Wipro Attackers Breach PCM And Hit ServiceNow, Others: Reports

The attacks against 11 major worldwide solution providers and IT vendors seem to have been aimed at gathering resources including customer names and IT platforms that would provide ways to steal money via gift cards and convert it to currency.


The Lucy log-in screen that was modified for use in the attacks.

The cybercrime group that went after India-based Wipro and a group of other solution providers managed to breach solution provider PCM, according to a report by Krebs on Security.

The group also attacked a slew of technology companies including ServiceNow, ZoomInfo and GFI Software earlier this year, according to an analysis by cybersecurity firm RiskIQ.

Krebs on Security Thursday reported that PCM, an El Segundo, Calif.-based solution provider, in mid-May discovered it had been breached, allowing hackers to access several of its clients' email and file sharing systems.

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[Related: Tata Consultancy, NTT Data Among Cloud Hopper Attack Victims: Reports]

As a result of that attack, attackers stole administrative credentials used to manage client accounts. The attackers seemed to be interested in information that could help conduct retail and financial gift card fraud, a PCM client told Krebs on Security.

PCM told Krebs on Security that the impact of the breach was limited and the issue was mitigated. PCM did not respond to a CRN request for information by press time.

Insight Enterprises earlier this week said it is acquiring PCM.

In a related development, several big-name IT vendors and large global solution providers were attacked in the latest in a string of what appears to be attempts to breach their security and grab customer information for potential financial gain, according to a report by San Francisco-based digital threat management technology provider RiskIQ.

The attacks were originally reported in April as targeting Wipro, and later that month the subjects of those attacks grew to include other solution providers including Avanade, Capgemini, Cognizant, Infosys, PCM, Rackspace, and Slalom.

However, according to RiskIQ, a fifth round of attacks took place between January and May of this year, and in addition to those eight companies were also directed at ServiceNow, ZoomInfo, and GFI Software.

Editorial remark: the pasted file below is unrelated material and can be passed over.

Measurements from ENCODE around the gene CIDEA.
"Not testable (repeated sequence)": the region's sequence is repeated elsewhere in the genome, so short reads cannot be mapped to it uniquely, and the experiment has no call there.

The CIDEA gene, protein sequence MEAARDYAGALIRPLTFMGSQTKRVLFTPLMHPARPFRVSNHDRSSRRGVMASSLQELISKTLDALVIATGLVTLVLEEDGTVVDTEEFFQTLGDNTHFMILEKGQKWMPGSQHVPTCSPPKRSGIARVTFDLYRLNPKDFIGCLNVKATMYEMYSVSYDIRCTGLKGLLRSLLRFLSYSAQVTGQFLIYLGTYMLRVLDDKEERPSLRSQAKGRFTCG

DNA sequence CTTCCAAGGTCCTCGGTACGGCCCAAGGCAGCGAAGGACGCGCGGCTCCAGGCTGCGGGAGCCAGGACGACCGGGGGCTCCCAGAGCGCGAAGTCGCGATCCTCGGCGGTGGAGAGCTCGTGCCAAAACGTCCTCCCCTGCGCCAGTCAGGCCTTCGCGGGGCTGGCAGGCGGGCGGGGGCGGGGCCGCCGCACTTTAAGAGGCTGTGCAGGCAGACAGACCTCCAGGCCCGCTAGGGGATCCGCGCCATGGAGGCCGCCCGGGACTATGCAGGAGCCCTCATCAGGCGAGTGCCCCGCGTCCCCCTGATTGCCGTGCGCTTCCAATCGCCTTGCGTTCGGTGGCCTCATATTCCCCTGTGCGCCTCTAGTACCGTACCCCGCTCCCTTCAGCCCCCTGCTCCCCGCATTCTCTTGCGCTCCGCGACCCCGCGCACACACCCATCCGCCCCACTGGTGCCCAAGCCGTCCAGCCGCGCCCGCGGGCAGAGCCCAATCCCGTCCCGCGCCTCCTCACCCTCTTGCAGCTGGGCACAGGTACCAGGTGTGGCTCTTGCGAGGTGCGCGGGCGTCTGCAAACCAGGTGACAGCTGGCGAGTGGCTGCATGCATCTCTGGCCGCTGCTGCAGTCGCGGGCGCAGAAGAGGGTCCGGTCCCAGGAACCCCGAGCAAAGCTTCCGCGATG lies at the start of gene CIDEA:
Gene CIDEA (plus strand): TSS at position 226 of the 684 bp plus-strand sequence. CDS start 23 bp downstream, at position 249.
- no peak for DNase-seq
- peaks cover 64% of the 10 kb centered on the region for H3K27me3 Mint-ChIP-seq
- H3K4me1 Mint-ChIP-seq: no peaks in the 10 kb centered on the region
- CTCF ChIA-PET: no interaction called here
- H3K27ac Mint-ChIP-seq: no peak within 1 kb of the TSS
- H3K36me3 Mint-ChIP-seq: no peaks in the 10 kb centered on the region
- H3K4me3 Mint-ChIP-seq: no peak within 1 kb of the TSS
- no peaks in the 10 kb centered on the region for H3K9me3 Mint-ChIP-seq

RiskIQ also said the breach attempts were launched at over 40 other companies worldwide in the financial transaction processing, reserve, and clearinghouse; retail, restaurant, and travel; employee rewards and corporate loyalty; and digital marketing and Communications industries.

RiskIQ said it is unknown whether any of the breach attempts were successful.

The breach attempts seemed to be aimed at gaining financial benefits for the attackers, RiskIQ said.

In analyzing the attacks, the company said the attacks against traditional retail organizations could provide access to gift cards as a way to gain assets outside of traditional western financial systems. The attacks against company and employee reward programs could give the attackers broad access to gift card-based rewards. The attacks against gift card providers and processors could give attackers access to a way to convert gift cards into currency and help transfer funds. Attacking digital marketing companies could provide attackers with platforms and services for distributing phishing emails. And attacking IT firms could provide access to multiple companies via third-party providers, RiskIQ said.

The attacks were carried out by using phishing pages to attack targets with generic login forms, all of which were similar except for the target companies' logos, and were generated by a phishing software package identified by RiskIQ as Lucy.

The RiskIQ report was the second report of major security attacks against solution providers and their customers. Earlier this week, Reuters reported that NTT Data, NTT Data subsidiary Dimension Data, Tata Consulting, Fujitsu, and DXC Technologies were all victims of attacks whose data, systems and customers were compromised by the years-long CloudHopper attacks from 2014 to 2017. The CloudHopper attacks were initiated by Chinese state-sponsored hackers, Reuters said.

None of the IT vendors or solution providers contacted by CRN replied to a request for further information by press time.